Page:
Image result for Najib as Finance Minister

 

In a couple of weeks, the 2018 national budget will be revealed and a peek into the options and challenges awaiting us, is in order.

Beware of Off-Budget Agencies

FIRST, the budget is not what it used to be. Increasingly there are expenditures and commitments outside the purview of the budget but their impact may eventually impinge on government finance. These are off-budget agencies of which the revenues, expenditures and debts should be tabulated and presented as addendum to the budget.

Keep Budget Deficits under Control

SECOND, in all likelihood, the 2018 budget will be another year of deficits. This means there will be new borrowings or sales of government assets to finance the deficit. New borrowings mean more accumulated debts and more debt service charges going forward. When more is provided for debt service charges, less will be available for other operating expenditures.

THIRD, most government revenue has almost reached its limits unless income and expenditure continue to grow. In recent times, the government has been relentless in its enforcement efforts to extract the maximum from individuals and business establishments. Similarly, the implementation of the GST is in full swing. It is doubtful that the government will be able to cover more loopholes and tax leakages/avoidance cases or to increase further the GST rates at this stage.

If revenues are limited, the government will not be able to offer new expenditure programmes unless it incurs more borrowing and debt.

FOURTH, most expenditure programmes are “locked in”, stifling the government’s ability to look at the new impetus. The government’s commitments toward BR1M, civil service salaries and benefits, pensions, and debt service charges will continue to grow. This will leave little room for the budget to meet new challenges lurking in the horizon.

Watch the Expenditure Side of Things

FIFTH, the government has looked at the revenue side by introducing new taxes and by enforcing stricter compliance of existing taxes. However, this trend can’t go on forever. It is time to look at the expenditure side of things.

The annual audit report has given more than sufficient information on wastage, inefficiency and abuse of government allocations and expenditures. Sometimes corruption is due to allocations being too lavishly handed out. If government departments and agencies have too much money, the tendency is to be careless with the expenditures.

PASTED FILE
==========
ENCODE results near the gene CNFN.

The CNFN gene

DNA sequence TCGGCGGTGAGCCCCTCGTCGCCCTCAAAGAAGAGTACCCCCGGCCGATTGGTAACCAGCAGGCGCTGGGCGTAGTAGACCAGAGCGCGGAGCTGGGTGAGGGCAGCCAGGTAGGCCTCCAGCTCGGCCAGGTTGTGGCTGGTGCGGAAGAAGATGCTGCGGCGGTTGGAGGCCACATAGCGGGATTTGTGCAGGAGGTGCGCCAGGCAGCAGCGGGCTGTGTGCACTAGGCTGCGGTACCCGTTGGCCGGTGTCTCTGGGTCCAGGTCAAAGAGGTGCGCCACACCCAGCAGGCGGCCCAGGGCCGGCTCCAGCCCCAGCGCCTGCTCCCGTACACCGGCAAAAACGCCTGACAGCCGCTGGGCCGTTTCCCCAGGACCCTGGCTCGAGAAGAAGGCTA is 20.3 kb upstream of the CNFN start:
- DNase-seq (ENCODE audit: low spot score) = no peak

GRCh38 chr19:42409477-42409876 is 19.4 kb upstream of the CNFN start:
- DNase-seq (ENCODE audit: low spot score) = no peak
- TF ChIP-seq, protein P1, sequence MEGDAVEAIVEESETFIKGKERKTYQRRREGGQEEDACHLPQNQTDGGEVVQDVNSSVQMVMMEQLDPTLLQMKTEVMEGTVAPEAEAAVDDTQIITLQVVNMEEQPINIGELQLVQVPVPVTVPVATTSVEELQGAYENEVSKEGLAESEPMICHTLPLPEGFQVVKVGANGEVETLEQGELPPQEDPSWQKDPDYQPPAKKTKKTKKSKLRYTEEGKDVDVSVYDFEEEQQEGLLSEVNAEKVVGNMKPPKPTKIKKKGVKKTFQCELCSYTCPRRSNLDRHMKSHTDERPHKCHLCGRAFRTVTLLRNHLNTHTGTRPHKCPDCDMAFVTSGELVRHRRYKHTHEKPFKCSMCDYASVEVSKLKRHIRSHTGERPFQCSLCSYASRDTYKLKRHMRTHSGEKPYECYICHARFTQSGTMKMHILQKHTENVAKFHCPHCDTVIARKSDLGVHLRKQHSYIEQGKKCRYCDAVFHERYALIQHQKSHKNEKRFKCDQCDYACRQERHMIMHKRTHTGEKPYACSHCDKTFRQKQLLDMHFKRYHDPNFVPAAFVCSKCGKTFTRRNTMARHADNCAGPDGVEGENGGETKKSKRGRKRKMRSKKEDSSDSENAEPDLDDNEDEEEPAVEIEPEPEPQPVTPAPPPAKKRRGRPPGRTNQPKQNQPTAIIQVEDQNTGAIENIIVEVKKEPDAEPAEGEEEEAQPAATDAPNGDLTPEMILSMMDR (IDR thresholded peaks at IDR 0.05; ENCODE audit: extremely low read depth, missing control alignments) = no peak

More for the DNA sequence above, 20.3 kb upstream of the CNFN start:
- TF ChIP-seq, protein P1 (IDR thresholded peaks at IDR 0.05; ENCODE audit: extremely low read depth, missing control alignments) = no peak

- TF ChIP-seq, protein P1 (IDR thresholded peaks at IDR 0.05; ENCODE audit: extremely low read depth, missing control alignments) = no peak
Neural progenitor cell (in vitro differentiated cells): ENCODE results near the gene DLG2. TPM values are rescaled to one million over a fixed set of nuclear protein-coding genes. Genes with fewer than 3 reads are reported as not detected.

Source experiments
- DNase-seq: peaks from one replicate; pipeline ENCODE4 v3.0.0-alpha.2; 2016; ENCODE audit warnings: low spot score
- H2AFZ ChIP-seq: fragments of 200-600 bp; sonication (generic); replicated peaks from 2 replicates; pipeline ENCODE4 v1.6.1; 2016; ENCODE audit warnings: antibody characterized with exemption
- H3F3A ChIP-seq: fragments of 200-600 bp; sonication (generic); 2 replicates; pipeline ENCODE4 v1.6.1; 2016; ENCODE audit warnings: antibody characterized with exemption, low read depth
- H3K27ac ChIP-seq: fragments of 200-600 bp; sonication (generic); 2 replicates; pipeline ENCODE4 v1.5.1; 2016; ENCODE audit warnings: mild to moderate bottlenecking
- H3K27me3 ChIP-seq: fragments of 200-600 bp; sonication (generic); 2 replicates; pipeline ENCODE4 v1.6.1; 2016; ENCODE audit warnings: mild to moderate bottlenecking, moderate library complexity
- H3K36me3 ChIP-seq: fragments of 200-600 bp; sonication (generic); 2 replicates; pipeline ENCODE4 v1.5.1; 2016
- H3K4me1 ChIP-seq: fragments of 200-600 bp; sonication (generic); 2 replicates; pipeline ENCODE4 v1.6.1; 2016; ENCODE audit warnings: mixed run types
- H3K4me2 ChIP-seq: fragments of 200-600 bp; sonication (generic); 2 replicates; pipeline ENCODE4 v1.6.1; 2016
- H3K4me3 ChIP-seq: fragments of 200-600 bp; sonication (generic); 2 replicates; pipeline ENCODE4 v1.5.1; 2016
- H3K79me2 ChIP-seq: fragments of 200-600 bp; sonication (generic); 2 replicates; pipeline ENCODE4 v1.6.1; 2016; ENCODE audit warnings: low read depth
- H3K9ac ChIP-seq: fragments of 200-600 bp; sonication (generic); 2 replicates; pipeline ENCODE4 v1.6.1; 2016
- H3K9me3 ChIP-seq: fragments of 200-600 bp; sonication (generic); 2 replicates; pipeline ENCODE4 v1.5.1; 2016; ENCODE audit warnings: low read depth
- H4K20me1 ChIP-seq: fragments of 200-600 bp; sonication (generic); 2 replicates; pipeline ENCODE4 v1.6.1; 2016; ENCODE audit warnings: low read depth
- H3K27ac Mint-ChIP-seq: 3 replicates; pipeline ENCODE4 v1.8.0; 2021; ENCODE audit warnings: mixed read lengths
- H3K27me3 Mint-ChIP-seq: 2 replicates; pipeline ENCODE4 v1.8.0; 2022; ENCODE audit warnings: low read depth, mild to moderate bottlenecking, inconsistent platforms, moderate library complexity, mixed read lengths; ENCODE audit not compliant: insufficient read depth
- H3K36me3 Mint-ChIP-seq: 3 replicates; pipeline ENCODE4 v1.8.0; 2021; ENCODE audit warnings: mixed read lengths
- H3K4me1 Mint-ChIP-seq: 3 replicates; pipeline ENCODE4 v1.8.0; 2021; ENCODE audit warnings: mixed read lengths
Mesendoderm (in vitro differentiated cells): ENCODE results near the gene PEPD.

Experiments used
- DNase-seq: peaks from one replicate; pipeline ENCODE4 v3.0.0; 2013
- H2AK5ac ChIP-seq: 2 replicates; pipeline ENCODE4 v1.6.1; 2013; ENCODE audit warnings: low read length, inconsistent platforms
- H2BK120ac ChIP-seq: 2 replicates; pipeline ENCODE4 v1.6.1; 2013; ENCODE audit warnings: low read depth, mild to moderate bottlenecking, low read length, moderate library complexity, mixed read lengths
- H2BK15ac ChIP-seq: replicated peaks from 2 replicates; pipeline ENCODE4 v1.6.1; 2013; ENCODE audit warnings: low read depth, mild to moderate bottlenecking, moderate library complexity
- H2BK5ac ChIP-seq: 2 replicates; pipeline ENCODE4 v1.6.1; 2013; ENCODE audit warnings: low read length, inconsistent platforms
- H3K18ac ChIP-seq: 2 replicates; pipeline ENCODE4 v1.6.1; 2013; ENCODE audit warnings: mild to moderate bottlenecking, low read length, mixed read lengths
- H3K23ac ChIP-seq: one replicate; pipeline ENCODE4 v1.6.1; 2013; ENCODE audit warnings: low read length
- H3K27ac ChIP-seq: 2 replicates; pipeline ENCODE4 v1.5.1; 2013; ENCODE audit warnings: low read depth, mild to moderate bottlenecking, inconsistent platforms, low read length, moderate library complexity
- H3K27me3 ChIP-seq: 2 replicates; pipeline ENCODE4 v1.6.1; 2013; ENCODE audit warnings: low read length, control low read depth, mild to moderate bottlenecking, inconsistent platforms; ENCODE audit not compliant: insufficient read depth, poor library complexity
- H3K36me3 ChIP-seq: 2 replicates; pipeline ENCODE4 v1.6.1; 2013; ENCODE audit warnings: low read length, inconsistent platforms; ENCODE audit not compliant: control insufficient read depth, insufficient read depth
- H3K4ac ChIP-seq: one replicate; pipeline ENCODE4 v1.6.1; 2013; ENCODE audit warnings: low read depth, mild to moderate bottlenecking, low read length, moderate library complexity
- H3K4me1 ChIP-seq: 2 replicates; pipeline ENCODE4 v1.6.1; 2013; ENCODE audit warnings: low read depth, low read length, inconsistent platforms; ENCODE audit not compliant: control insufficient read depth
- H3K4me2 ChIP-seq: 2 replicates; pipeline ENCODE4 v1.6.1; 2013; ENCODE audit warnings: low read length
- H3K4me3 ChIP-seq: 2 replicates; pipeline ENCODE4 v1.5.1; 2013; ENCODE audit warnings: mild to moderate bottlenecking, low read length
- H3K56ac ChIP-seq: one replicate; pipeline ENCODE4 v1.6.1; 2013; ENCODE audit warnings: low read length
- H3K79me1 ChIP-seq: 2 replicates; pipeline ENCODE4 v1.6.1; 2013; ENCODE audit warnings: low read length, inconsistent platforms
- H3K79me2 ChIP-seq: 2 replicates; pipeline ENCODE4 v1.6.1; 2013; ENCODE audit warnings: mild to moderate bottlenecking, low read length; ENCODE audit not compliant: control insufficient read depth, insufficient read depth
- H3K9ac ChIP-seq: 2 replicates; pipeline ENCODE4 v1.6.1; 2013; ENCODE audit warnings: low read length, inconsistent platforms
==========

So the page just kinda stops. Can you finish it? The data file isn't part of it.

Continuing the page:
MALAYSIA ‘SCREWED UP’ BY WORST FINANCE MINISTER NAJIB – RESERVES THE LOWEST IN ASIA THAT MoF UNABLE TO PAY EVEN US$600 MILLION DEBT?

Who is the de facto Minister of Finance– Najib Razak or Handbag Rosmah Mansor? How did she spend the funds  allocated for her signature project Permata?

Stringent and optimal budget allocations do not have to affect output or service to the people, as was commonly claimed. We only need those responsible to work harder and be more careful with the money.

The National Budget is not a Mundane or routine exercise

I think it would be a big mistake if we continue to look at the budget formulation as a mundane or routine exercise. Some of the trends are obviously unsustainable. Even if we start to reverse or correct the trends now, it may take us many years to restore sustainability.

TK Chua is an FMT reader.

French Justice Catching up With Malaysians in Sub Scandal?


August 4, 2017

French Justice Catching up With Malaysians in Sub Scandal?

by John Berthelsen

http://www.asiasentinel.com

Image result for altantuya shaariibuu

Altantuya Shaariibuu– A  Mongolian model who was blown to bits. I met her dad Dr. Stev in Bangsar with Raja Petra Kamaruddin a few years ago. Pete was charged under ISA by the UMNO regime for his article “Let’s send the Altantuya murderers to Hell” (April 25, 2009). –Din Merican

Although Abdul Razak Baginda, the central figure in what was previously Malaysia’s most notorious scandal, has been charged with “active and passive complicity in corruption” by French prosecutors, according to Agence France Press on Aug. 1, it is unlikely that they are going to catch up with him anytime soon.

Razak remains in Malaysia, a close friend of Prime Minister Najib Razak, with extradiction doubtful since the premier himself also figures in a case involving a €114 million bribe to the United Malays National Organization for the purchase of French submarines. It is a case that involves political corruption, murder, sex and allegations that reach high up into both the Malaysian and French governments.  Neither Najib nor Razak Baginda is likely to go touring in France anytime soon.

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Dr. Razak Baginda–A close associate of Prime Minister Najib Razak